John Rawls: A Brief Account

Rawls is interested in A Theory of Justice in exploring what social policies should be implemented.  He adopts a non-utilitarian position and he accepts a broadly liberal individualistic approach, in which liberty and rights are important. His starting point is a claim about justice, based upon which we can work out how rights are to be assigned.




The problem of distributive justice

Solving the problem of distributive justice is often thought to present a conflict between two competing values:
a)              one is the value of liberty or freedom, which tells us that the less government interference in our lives the better, or at least this is what many people claim it tells us
b)             the other is equality, which tells us that unless there is a good reason to do otherwise, the benefits and burdens of social cooperation should be distributed equally
But since in most cases the benefits and burdens of social cooperation are not distributed equally, this requires some and sometime government interference in our lives, hence the supposed conflict with liberty
Ronald Dworkin has an argument that this supposed conflict is illusory—that our interest in liberty is no more than that—an interest, while our interest in equality is in fact a right, and that to the extent we have a right to certain basic liberties, these stem from notions of equality, not liberty

For a notion of justice see:
For distributive justice see:

John Rawls’ A Theory of Justice

The circumstances of justice

One of the first points that Rawls makes is that questions of distributive justice arise only under certain circumstances—what David Hume called the circumstances of justice (see David Hume, A Treatise of Human Nature).

What are the circumstances of justice?

Limited resources and limited altruism.

Even if Rawls and Hume were both wrong about the circumstances of justice—we would still need principles of justice even under conditions of superabundance and unlimited altruism

Rawls’s criticisms of other theories of justice

Intuitionism

Intuitionism is the doctrine that there are an irreducible family of first principles (e.g. equality and freedom) which have to be weighed against one another in resolving questions of justice by asking which balance, in our considered judgment, is most just.

Utilitarianism

Utilitarianism avoids the priority problem by using the single criterion of the principle of utility
but Rawls criticizes utilitarianism on two grounds: it gives the good priority over the right and it ignores the distinctness of persons


Reflective Equilibrium and The Contractarian Method

Rawls argues that they would in fact choose two principles, which together he calls justice as fairness
a.         The first principle is that people are entitled to the most extensive system of basic liberties compatible with a similar system for everyone else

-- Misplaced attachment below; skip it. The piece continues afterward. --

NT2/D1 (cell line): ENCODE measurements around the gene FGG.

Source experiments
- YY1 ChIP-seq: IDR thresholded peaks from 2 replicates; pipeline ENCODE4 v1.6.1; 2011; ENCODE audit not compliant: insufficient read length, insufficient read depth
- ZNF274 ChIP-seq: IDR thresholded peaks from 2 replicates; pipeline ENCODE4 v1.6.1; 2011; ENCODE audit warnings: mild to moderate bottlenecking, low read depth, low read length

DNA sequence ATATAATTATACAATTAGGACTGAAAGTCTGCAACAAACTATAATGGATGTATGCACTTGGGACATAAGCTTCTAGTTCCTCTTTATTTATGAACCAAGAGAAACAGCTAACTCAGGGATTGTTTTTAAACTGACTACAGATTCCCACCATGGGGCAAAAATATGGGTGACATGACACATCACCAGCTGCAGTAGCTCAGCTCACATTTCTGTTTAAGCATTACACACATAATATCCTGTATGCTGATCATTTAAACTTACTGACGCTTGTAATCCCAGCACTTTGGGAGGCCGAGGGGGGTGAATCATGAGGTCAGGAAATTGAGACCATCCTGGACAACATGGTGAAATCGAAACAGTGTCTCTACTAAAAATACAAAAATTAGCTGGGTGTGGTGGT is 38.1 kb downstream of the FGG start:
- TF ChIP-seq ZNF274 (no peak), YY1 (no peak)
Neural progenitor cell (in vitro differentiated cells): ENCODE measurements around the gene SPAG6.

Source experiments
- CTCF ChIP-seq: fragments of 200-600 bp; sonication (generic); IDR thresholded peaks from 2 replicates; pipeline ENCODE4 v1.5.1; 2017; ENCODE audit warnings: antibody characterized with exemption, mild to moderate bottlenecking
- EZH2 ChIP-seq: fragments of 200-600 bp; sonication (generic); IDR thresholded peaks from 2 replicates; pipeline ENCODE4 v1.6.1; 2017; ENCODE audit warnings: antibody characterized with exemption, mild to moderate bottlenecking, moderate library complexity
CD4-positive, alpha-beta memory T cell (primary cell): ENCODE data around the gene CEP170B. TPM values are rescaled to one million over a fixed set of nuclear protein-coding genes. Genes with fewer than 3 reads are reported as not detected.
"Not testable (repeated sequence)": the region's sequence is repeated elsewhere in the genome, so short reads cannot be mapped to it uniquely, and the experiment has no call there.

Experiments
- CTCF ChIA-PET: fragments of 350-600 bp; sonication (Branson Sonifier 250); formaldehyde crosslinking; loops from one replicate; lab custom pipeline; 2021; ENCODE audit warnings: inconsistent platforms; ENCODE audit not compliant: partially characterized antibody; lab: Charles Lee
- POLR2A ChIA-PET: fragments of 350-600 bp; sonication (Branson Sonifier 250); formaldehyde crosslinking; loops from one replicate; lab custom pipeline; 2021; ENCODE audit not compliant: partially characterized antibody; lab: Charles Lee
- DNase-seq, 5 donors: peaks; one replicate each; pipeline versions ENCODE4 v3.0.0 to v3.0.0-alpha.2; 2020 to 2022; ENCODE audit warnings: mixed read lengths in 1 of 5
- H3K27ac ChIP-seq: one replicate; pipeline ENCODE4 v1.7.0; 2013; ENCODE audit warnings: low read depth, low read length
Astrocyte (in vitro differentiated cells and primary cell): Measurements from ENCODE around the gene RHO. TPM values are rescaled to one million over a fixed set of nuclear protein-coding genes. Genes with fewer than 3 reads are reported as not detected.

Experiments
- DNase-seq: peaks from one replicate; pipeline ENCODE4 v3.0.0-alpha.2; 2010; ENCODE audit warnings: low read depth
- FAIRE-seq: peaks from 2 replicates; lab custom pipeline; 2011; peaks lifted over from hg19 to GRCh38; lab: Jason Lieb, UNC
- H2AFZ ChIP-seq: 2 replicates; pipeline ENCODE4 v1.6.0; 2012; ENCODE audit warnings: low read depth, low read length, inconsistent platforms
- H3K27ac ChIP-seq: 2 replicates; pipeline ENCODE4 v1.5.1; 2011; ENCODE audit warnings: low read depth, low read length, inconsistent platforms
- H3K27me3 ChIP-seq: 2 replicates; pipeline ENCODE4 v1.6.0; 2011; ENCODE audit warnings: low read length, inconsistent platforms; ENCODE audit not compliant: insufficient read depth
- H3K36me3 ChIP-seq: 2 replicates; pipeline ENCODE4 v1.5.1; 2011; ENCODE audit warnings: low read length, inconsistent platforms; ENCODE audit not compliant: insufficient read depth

b.        The second principle is that social and economic inequalities are justified only if:
1.     They are attached to offices and positions open to all under conditions of fair equality of opportunity, and
2.     They benefit the least advantaged, meaning that some lesser degree of inequality would make the least advantaged members of society even worse off, a principle that Rawls calls the difference principle

The first principle has lexical priority over the second, meaning that the first must be fully satisfied before you apply the second, and thus you cannot sacrifice any aspect of basic liberty in favor of greater social and economic equality
c.         And the first part of the second principle—the principle of fair equality of opportunity—has lexical priority over the difference principle, meaning you cannot sacrifice fair equality of opportunity for greater social and economic equality either
Note: the first principle protects only the specified basic liberties, not liberty in general
The basic liberties referred to in the first principle are political liberty, freedom of thought, freedom of the person, and freedom from arbitrary arrest and seizure.

What are the strains of commitment?

The strains of commitment are the reasons why a party might violate an agreement or urge renegotiation
If a party is likely to violate their agreement to be bound by the difference principle or urge renegotiation once the veil of ignorance has been lifted, the strains of commitment will be excessive and the principles of justice selected from behind the veil of ignorance will be unstable.

Leave a Reply

Fill in your details below or click an icon to log in:

WordPress.com Logo

You are commenting using your WordPress.com account. Log Out /  Change )

Google photo

You are commenting using your Google account. Log Out /  Change )

Twitter picture

You are commenting using your Twitter account. Log Out /  Change )

Facebook photo

You are commenting using your Facebook account. Log Out /  Change )

Connecting to %s